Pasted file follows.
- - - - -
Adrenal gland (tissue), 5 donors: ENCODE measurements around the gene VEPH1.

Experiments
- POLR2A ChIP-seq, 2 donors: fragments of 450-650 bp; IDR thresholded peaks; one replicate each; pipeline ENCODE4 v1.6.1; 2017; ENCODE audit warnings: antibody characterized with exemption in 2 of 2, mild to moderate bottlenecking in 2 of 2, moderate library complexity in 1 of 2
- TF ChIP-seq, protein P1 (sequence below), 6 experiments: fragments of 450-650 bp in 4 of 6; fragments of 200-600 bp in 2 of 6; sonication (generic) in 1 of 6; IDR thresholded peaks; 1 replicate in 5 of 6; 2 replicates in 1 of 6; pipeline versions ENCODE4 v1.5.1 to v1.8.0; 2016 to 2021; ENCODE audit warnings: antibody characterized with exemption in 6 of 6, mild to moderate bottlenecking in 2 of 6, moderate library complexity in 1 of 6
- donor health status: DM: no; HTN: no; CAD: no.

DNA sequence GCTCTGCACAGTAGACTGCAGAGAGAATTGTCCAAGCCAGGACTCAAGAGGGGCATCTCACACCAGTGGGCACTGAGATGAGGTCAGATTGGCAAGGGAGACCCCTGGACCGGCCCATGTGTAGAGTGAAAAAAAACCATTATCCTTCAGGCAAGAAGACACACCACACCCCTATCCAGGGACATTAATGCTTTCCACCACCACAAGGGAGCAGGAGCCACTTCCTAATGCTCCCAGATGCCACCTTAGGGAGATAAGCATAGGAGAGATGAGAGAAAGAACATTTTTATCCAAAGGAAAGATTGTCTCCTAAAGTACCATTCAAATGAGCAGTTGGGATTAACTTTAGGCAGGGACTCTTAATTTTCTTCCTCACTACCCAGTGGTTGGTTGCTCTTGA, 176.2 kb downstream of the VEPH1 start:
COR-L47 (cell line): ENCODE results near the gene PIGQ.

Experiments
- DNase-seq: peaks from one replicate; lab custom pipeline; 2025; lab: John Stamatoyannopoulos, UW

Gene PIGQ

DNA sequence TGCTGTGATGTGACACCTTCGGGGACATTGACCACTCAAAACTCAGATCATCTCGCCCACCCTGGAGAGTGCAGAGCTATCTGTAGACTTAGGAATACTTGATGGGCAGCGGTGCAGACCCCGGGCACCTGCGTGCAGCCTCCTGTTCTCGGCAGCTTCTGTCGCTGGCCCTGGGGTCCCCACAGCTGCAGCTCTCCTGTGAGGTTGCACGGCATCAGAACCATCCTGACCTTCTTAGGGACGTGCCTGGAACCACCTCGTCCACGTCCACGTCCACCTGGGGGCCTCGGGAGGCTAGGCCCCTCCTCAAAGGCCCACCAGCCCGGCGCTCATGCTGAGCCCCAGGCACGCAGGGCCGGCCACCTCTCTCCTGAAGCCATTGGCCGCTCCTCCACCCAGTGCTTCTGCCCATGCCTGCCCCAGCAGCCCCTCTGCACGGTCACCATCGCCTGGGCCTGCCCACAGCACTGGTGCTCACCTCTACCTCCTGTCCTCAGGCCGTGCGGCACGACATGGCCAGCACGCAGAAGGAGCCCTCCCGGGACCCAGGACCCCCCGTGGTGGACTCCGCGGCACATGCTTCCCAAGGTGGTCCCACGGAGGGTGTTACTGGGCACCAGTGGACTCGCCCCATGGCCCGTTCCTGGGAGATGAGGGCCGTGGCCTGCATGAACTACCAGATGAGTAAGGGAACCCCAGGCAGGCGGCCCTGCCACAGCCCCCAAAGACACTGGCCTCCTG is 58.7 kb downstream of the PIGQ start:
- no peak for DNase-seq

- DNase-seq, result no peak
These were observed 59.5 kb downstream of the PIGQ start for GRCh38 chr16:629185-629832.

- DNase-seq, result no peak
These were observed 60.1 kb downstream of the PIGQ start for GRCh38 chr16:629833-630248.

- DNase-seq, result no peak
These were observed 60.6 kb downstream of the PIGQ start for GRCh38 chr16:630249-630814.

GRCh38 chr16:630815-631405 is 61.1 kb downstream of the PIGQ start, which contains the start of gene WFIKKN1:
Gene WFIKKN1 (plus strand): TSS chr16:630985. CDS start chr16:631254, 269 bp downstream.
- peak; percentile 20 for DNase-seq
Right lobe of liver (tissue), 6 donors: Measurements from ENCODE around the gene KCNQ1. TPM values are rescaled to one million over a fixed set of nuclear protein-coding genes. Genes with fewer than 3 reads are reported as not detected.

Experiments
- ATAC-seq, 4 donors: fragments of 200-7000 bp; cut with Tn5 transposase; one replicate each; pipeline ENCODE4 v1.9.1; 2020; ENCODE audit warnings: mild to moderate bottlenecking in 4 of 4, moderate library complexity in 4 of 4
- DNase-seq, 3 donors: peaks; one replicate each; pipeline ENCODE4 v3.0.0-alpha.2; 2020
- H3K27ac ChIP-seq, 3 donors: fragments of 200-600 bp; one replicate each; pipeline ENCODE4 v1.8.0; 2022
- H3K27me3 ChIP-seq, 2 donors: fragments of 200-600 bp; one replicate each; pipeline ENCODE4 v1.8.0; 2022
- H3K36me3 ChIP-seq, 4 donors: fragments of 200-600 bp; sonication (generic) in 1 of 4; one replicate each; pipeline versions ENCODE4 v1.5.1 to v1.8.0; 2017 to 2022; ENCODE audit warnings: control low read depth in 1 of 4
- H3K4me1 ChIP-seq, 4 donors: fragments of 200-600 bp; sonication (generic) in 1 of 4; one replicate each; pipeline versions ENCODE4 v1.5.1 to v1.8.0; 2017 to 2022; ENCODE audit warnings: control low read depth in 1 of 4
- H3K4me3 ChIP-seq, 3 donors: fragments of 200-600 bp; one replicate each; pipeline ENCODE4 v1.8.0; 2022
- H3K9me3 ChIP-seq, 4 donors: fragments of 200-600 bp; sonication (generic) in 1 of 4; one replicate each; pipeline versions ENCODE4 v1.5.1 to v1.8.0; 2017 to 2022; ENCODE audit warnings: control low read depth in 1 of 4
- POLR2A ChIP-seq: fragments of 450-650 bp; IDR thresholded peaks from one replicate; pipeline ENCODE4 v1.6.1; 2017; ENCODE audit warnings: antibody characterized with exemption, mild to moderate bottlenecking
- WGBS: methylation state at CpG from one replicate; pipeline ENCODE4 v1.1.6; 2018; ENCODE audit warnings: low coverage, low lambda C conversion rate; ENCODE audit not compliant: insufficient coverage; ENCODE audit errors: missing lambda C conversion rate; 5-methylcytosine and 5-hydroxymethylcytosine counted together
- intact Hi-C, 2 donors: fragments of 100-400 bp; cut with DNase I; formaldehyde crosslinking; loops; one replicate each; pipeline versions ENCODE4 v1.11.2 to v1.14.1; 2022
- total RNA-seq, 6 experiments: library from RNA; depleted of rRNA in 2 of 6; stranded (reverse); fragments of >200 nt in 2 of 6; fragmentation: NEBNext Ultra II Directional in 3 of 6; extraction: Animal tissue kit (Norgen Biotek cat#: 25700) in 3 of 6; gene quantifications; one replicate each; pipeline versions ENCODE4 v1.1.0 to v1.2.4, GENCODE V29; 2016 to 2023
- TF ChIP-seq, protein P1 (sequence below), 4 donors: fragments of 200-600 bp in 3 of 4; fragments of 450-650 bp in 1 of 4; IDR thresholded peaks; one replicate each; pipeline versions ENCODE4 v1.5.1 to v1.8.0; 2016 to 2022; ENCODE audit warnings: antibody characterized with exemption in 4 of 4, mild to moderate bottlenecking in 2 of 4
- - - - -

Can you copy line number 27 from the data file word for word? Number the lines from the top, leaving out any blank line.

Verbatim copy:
- H3K27me3 ChIP-seq, 2 donors: fragments of 200-600 bp; one replicate each; pipeline ENCODE4 v1.8.0; 2022